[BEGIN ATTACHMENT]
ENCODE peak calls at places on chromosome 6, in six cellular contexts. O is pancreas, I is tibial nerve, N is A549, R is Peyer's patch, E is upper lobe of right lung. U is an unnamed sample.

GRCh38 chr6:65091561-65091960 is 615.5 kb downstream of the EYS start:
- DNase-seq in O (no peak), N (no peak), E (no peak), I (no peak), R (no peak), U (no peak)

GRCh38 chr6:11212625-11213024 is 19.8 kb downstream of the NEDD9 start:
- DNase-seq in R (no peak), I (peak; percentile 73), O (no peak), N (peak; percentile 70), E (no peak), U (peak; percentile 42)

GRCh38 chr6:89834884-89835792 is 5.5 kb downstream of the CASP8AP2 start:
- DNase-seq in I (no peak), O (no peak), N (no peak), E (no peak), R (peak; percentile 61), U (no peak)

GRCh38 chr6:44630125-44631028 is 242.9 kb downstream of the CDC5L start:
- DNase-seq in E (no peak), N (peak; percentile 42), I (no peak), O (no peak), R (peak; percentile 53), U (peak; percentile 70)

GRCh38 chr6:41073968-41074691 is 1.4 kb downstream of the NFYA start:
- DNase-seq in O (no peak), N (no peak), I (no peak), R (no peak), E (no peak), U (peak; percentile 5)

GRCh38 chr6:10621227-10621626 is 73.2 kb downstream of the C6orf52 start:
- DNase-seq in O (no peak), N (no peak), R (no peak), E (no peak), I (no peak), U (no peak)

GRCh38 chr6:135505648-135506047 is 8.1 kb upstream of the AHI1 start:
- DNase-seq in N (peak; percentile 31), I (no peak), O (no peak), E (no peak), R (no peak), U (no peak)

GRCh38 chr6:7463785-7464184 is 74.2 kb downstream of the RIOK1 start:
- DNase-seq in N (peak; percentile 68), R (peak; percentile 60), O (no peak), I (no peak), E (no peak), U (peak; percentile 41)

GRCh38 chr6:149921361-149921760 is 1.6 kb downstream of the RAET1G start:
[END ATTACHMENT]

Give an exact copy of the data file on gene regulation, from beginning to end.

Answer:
ENCODE peak calls at places on chromosome 6, in six cellular contexts. O is pancreas, I is tibial nerve, N is A549, R is Peyer's patch, E is upper lobe of right lung. U is an unnamed sample.

GRCh38 chr6:65091561-65091960 is 615.5 kb downstream of the EYS start:
- DNase-seq in O (no peak), N (no peak), E (no peak), I (no peak), R (no peak), U (no peak)

GRCh38 chr6:11212625-11213024 is 19.8 kb downstream of the NEDD9 start:
- DNase-seq in R (no peak), I (peak; percentile 73), O (no peak), N (peak; percentile 70), E (no peak), U (peak; percentile 42)

GRCh38 chr6:89834884-89835792 is 5.5 kb downstream of the CASP8AP2 start:
- DNase-seq in I (no peak), O (no peak), N (no peak), E (no peak), R (peak; percentile 61), U (no peak)

GRCh38 chr6:44630125-44631028 is 242.9 kb downstream of the CDC5L start:
- DNase-seq in E (no peak), N (peak; percentile 42), I (no peak), O (no peak), R (peak; percentile 53), U (peak; percentile 70)

GRCh38 chr6:41073968-41074691 is 1.4 kb downstream of the NFYA start:
- DNase-seq in O (no peak), N (no peak), I (no peak), R (no peak), E (no peak), U (peak; percentile 5)

GRCh38 chr6:10621227-10621626 is 73.2 kb downstream of the C6orf52 start:
- DNase-seq in O (no peak), N (no peak), R (no peak), E (no peak), I (no peak), U (no peak)

GRCh38 chr6:135505648-135506047 is 8.1 kb upstream of the AHI1 start:
- DNase-seq in N (peak; percentile 31), I (no peak), O (no peak), E (no peak), R (no peak), U (no peak)

GRCh38 chr6:7463785-7464184 is 74.2 kb downstream of the RIOK1 start:
- DNase-seq in N (peak; percentile 68), R (peak; percentile 60), O (no peak), I (no peak), E (no peak), U (peak; percentile 41)

GRCh38 chr6:149921361-149921760 is 1.6 kb downstream of the RAET1G start: